01 March 2013, Sweetcrude, London – UK’s North Sea Brent oil fell toward $111 a barrel on Friday, following fears that global oil demand will be hurt if China’s economy continues to sputter, the euro zone remains weak and automatic spending cuts are enacted in the US.
China’s official Purchasing Managers’ Index (PMI) was 50.1 in February, the government said on Friday, missing market expectations for a reading of 50.2 as overseas demand for Chinese goods remained tepid. It was the lowest reading for the index since September 2012.
The data, released by the National Bureau of Statistics, showed that new orders – particularly new export orders – were weaker than in January.
“The problem at the moment, is that while we are seeing some signs of the economy clawing its way out of the basement, this is still not translating into demand for oil, whether in China or the US,” said Carl Larry, president of Houston-based Oil Outlooks and Opinions.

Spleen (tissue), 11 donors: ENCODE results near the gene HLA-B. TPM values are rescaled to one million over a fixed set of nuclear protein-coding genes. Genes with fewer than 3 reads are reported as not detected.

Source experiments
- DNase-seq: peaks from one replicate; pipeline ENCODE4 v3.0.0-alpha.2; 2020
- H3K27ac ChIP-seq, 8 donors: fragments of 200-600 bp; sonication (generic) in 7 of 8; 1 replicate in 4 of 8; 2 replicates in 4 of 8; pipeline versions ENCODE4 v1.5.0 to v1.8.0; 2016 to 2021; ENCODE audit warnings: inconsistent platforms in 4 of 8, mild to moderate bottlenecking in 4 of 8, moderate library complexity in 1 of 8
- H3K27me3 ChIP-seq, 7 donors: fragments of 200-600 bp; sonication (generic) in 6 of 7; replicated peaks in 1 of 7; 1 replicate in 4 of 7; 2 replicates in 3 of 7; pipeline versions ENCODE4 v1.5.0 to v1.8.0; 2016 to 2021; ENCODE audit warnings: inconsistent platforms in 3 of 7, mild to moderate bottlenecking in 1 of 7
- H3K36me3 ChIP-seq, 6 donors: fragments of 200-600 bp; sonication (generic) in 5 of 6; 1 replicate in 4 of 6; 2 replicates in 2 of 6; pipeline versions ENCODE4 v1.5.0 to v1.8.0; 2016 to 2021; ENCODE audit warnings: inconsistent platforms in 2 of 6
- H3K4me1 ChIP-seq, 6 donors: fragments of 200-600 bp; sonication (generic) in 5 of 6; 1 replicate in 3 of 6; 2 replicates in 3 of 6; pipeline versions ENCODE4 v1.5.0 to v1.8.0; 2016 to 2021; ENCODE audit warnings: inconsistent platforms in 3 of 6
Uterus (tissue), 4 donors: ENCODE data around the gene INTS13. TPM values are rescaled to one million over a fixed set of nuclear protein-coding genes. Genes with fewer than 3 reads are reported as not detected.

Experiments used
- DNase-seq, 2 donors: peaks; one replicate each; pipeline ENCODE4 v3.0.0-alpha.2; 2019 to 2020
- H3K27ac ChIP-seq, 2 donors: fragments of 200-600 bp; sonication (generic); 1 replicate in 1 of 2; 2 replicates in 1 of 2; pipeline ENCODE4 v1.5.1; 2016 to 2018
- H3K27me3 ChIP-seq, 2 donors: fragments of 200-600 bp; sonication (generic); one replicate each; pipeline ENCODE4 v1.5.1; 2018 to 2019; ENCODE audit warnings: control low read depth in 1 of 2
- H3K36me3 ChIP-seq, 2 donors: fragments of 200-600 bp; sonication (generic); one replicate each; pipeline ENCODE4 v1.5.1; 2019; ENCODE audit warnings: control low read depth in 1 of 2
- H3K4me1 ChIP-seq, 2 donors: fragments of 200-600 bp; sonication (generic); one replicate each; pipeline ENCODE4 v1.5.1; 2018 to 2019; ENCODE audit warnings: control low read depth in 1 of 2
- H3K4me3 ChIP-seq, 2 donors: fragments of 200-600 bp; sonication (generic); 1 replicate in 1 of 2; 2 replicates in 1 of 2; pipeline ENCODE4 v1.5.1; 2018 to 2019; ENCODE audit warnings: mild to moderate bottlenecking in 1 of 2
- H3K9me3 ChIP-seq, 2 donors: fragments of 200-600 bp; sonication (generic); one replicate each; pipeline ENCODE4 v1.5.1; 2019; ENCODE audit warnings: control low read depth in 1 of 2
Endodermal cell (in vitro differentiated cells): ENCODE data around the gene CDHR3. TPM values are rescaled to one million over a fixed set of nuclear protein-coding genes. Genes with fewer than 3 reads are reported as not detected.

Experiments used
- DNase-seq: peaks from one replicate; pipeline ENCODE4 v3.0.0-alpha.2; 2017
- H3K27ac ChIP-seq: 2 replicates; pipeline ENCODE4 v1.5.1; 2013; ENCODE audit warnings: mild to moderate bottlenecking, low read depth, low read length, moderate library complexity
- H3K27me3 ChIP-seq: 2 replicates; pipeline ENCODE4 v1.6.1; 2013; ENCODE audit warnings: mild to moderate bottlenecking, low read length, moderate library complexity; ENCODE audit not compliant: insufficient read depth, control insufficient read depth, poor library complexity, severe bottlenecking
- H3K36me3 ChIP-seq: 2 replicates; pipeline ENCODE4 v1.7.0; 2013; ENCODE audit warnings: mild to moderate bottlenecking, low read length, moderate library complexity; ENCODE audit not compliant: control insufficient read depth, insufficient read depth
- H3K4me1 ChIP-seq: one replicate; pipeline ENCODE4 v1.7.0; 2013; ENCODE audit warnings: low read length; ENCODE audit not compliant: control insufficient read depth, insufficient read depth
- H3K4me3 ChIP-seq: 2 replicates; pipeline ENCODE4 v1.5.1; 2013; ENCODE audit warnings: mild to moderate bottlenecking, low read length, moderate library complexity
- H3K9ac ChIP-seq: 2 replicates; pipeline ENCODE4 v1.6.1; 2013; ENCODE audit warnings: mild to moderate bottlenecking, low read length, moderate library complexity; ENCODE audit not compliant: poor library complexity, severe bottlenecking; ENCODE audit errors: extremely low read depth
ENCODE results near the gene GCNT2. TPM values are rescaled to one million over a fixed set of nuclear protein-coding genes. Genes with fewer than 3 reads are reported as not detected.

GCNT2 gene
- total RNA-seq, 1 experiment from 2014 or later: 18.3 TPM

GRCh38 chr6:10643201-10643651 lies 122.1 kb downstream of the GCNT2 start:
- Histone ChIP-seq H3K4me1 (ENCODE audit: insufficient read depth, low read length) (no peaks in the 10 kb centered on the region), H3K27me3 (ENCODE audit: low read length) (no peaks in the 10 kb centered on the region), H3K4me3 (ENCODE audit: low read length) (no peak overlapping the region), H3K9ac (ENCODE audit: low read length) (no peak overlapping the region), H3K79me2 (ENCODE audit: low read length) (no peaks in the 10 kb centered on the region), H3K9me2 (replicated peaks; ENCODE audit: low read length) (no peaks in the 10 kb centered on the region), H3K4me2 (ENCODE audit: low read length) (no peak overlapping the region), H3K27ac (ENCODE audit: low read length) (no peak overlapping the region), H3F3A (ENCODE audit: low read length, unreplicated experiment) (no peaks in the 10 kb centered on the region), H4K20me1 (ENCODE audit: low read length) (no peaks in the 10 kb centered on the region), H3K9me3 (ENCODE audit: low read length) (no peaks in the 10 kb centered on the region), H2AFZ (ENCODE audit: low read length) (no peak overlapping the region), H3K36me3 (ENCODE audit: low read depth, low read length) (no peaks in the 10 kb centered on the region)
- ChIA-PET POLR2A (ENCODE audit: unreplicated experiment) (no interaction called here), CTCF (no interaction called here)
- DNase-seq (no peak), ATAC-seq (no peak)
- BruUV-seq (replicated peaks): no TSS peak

Brent crude for April delivery eased 28 cents to $111.10 a barrel early on Friday, after ending the previous session at the lowest close in six weeks. That capped a month-end sell-off that has seen prices drop by almost $8 in two weeks.
US oil fell 37 cents to $91.68, adding to a drop in February that snapped three straight monthly gains. The front-month contract is just off its $91.43 low for the year, hit earlier in the Asian day.
Further pressure on prices has come from the political gridlock between the White House and Republicans who have struggled to reach a deal to avert $85 billion in cuts across the federal government agencies.
The International Monetary Fund (IMF) said on Thursday it would shave at least 0.5 percentage points off its 2013 US economic growth forecast of 2% if the cuts are fully implemented.
“It is frustrating for all of us trading the market, and that is just going to weigh on prices in the short term at least,” said Larry.
“We have an overhang of oil in the market at the moment as well, so on a fundamental level the market is weak, but that could change as we look into the next quarter.”